Business Models, Innovation and Competitive Advantage
Edited by Giorgia M. D’Allura, Andrea Colli and Sanjay Goel
Chapter 2: Institutions and family firms: past achievements and new challenges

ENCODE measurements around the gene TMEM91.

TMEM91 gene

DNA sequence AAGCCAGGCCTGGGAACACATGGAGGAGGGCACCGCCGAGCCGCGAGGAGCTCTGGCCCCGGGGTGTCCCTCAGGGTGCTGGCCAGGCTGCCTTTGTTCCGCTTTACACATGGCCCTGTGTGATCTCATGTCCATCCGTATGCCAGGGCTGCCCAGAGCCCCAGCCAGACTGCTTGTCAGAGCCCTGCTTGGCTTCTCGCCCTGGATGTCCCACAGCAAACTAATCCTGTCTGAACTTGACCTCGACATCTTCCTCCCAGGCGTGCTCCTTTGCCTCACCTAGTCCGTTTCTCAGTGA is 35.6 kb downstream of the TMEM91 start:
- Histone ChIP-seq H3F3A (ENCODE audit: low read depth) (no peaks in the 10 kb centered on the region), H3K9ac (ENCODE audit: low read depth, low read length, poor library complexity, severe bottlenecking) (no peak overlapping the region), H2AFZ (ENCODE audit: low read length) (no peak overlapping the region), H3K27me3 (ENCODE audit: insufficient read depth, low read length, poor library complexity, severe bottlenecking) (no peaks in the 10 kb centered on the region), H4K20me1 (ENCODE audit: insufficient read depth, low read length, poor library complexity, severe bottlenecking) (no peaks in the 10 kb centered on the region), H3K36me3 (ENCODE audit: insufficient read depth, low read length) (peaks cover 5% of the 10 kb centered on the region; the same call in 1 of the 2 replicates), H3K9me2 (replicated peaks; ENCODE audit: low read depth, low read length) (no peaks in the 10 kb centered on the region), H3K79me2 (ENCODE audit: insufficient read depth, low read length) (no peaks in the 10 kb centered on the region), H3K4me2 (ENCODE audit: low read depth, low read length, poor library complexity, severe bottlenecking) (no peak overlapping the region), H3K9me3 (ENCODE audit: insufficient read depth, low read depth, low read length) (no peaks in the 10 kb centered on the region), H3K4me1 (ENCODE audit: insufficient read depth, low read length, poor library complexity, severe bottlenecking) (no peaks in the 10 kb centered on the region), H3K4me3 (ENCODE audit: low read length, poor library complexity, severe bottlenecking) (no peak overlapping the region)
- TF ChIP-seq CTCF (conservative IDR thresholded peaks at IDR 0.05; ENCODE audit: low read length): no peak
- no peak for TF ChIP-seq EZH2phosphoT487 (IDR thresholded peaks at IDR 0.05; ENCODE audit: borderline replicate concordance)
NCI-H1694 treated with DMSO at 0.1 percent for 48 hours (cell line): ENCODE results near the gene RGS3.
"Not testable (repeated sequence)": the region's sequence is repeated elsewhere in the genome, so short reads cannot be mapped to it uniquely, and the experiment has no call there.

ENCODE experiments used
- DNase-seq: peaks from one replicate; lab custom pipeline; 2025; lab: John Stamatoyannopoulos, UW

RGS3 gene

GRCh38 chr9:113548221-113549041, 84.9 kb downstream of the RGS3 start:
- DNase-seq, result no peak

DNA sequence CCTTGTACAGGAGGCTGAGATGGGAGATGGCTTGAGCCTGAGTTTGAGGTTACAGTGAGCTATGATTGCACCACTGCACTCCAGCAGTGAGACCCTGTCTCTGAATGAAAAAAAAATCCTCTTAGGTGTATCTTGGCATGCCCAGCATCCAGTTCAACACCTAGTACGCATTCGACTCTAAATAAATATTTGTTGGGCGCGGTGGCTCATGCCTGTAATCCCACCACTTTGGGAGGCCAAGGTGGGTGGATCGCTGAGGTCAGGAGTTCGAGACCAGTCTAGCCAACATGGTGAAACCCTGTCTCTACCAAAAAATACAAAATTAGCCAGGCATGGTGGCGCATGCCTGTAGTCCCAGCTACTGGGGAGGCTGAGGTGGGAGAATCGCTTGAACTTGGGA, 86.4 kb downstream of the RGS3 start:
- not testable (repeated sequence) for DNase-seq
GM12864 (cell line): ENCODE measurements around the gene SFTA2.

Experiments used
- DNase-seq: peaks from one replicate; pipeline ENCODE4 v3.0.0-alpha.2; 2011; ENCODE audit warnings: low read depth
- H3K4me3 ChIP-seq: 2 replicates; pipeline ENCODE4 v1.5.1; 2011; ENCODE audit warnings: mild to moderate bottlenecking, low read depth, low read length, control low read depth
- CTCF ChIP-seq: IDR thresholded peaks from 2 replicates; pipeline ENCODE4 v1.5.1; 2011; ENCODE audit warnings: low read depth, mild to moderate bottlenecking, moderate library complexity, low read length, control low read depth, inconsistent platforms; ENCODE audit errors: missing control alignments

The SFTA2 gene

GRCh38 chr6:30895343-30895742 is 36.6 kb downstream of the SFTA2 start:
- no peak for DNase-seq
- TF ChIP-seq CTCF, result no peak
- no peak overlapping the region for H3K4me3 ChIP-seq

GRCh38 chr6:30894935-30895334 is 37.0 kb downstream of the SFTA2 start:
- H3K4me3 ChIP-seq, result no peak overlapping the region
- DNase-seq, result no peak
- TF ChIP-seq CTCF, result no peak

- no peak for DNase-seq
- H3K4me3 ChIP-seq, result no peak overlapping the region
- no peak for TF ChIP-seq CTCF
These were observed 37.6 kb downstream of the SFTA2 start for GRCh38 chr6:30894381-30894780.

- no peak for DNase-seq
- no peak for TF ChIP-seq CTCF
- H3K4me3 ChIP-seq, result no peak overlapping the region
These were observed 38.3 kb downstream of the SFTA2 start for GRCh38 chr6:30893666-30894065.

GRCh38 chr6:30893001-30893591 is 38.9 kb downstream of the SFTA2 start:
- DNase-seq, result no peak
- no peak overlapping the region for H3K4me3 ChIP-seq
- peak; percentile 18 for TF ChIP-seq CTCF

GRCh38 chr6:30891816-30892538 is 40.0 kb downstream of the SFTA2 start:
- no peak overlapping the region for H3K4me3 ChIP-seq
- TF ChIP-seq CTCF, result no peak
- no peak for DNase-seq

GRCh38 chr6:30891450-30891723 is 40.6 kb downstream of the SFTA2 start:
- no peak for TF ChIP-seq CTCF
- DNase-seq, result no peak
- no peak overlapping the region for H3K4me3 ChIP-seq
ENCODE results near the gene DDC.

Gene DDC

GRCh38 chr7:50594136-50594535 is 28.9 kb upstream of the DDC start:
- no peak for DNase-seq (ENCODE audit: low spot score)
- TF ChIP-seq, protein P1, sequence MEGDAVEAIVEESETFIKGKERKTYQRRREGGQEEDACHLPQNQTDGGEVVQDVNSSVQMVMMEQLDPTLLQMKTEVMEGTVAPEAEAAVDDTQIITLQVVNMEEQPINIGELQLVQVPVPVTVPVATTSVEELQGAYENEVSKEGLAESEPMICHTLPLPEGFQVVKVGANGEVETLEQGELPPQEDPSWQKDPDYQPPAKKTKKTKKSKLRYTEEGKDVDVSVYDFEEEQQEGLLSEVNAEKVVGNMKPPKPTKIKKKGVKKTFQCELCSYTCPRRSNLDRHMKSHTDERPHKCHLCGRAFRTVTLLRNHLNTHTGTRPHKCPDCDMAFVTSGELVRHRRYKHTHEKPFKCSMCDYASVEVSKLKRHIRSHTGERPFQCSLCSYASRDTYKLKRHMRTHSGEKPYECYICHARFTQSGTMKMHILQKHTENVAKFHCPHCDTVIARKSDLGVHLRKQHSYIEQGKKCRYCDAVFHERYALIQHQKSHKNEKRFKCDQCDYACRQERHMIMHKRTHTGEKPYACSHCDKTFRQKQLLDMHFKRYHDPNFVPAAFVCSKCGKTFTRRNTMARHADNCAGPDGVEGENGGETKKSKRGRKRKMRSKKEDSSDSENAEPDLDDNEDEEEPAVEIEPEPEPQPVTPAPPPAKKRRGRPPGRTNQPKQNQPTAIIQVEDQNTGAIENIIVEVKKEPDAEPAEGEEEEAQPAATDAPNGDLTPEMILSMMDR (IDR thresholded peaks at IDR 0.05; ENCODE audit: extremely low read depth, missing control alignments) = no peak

Institutions, formal and informal, can be defined as stable patterns of behaviour, enforced by rules and social control. Scholars have proposed the identification between organizations and institutions. This chapter proposes a further refinement of these broad concepts in the case of family firms, defined as a peculiar form of business organization, in which one or more families stably and simultaneously enjoy ownership, control and management over the organization itself, influencing its strategies, competitive behaviour and performance goals. First, the chapter suggests that it is not possible to dismiss the influence of the ‘family dimension’ over the production of the norms and rules on which family-owned firms as organizations base their actions. Second, it claims that family firms are themselves peculiar forms of corporate organization in their turn embedded into a well-defined macro-institutional context. Third, it analyses how the two mentioned levels co-evolve.
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